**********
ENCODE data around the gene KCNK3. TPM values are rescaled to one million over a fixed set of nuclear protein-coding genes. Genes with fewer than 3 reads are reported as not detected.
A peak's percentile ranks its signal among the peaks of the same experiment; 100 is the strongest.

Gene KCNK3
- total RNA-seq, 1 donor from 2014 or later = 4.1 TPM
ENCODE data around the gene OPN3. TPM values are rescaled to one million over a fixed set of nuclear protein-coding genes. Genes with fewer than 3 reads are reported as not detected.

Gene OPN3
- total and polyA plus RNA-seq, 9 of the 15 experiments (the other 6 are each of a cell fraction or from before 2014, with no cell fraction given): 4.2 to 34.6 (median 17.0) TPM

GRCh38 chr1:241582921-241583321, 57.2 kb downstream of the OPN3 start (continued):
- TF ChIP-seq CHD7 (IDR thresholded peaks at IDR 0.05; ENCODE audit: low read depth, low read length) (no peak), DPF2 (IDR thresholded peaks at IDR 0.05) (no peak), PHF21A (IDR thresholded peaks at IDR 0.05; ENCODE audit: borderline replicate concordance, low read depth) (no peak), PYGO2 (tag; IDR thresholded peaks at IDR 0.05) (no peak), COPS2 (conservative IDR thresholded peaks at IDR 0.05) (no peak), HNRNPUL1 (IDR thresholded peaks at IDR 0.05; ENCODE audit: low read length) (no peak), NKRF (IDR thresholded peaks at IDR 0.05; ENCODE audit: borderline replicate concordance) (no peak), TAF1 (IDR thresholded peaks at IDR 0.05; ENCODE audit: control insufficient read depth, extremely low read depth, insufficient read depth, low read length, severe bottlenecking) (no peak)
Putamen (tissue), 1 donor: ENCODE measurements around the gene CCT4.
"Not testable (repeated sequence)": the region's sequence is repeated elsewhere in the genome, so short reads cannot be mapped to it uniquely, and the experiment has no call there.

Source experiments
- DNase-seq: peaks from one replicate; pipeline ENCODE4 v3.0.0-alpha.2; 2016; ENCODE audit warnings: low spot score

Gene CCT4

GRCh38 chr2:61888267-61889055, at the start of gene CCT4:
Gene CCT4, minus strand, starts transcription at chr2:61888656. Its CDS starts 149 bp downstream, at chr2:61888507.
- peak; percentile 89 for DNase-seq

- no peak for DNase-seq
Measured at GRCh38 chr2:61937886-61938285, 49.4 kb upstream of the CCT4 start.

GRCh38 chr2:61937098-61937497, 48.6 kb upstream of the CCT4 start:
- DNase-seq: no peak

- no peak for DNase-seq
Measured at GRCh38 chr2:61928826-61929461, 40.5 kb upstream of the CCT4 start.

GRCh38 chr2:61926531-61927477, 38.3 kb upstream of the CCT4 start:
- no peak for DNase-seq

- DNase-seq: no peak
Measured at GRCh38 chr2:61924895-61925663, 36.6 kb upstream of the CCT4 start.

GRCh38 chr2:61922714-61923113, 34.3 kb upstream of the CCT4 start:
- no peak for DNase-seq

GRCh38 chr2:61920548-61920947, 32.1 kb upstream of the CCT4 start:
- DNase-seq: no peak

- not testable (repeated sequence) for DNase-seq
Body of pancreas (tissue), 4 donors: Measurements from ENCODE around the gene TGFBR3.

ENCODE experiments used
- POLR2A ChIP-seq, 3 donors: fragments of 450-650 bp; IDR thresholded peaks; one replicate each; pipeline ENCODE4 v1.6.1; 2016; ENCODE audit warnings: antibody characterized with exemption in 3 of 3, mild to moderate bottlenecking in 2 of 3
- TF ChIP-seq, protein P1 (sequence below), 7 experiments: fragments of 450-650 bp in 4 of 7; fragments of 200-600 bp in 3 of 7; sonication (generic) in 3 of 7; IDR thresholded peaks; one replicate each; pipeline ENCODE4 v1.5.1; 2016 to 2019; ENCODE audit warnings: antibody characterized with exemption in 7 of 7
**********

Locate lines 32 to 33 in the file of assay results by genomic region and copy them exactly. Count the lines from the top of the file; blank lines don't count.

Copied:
- not testable (repeated sequence) for DNase-seq
Body of pancreas (tissue), 4 donors: Measurements from ENCODE around the gene TGFBR3.